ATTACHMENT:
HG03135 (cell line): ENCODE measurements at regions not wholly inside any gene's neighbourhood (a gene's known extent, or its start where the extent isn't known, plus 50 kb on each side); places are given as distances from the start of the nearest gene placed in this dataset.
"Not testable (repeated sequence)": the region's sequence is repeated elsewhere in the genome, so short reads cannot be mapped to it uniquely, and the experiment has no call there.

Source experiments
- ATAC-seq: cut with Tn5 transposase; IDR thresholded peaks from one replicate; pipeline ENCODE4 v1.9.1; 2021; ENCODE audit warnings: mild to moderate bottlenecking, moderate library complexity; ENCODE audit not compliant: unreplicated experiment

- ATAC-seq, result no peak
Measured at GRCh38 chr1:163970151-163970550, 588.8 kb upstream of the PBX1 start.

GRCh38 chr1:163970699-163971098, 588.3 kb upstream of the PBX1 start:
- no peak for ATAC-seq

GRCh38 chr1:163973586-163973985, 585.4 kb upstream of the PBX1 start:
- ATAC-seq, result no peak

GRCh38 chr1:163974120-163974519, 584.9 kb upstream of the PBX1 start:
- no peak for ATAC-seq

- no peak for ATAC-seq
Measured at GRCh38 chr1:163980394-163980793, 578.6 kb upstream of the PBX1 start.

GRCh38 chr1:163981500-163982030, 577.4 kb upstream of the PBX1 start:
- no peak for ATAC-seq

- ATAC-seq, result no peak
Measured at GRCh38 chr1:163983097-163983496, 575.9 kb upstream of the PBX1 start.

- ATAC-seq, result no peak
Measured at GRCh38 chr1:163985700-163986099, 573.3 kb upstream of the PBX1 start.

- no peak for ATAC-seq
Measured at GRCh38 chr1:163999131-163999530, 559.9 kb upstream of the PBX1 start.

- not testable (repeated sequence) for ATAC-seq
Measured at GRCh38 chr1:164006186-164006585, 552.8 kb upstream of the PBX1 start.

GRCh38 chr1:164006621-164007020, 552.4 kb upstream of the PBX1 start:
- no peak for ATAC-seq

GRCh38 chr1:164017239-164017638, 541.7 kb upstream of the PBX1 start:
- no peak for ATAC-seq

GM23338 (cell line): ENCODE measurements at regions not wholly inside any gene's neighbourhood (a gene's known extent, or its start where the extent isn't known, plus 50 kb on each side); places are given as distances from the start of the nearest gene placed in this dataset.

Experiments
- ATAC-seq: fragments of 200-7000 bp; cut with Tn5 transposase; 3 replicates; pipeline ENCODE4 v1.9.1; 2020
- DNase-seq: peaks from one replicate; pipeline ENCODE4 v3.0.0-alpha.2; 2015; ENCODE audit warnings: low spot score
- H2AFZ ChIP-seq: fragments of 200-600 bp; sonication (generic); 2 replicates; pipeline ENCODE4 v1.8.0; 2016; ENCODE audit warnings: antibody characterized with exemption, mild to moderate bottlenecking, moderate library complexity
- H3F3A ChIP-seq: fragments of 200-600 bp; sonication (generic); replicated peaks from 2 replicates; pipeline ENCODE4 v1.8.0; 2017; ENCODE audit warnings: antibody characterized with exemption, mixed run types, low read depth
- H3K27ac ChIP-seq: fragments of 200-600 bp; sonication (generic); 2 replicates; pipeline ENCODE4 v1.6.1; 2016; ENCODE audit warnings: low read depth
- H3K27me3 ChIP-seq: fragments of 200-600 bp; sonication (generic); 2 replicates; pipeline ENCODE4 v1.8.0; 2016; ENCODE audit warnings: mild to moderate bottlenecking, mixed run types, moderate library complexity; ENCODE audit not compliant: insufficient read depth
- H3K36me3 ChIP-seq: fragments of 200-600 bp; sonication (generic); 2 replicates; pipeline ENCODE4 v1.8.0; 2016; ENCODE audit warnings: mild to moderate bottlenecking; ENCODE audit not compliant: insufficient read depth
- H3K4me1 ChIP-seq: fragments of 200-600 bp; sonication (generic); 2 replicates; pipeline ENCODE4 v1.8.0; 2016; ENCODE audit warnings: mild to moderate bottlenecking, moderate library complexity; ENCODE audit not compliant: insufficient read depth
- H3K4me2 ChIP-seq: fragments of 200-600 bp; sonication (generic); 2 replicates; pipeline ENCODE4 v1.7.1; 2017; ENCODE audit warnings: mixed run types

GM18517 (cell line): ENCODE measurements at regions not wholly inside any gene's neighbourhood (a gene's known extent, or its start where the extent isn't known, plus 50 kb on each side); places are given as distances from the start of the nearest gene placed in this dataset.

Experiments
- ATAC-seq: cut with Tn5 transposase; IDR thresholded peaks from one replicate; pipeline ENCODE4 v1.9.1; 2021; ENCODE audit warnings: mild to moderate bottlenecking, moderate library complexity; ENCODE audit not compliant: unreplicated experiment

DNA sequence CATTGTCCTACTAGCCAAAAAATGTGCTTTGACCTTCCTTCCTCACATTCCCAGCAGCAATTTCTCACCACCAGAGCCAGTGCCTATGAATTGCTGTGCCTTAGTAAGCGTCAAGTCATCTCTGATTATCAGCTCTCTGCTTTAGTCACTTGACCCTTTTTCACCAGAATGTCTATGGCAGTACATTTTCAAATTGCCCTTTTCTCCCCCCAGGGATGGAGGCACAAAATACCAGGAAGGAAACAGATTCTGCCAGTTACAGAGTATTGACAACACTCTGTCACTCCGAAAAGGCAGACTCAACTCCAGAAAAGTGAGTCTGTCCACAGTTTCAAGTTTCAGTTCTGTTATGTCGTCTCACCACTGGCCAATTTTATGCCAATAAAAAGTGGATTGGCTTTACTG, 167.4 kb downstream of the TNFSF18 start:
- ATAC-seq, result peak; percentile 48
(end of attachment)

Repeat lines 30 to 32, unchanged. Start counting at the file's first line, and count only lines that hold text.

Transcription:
Experiments
- ATAC-seq: fragments of 200-7000 bp; cut with Tn5 transposase; 3 replicates; pipeline ENCODE4 v1.9.1; 2020
- DNase-seq: peaks from one replicate; pipeline ENCODE4 v3.0.0-alpha.2; 2015; ENCODE audit warnings: low spot score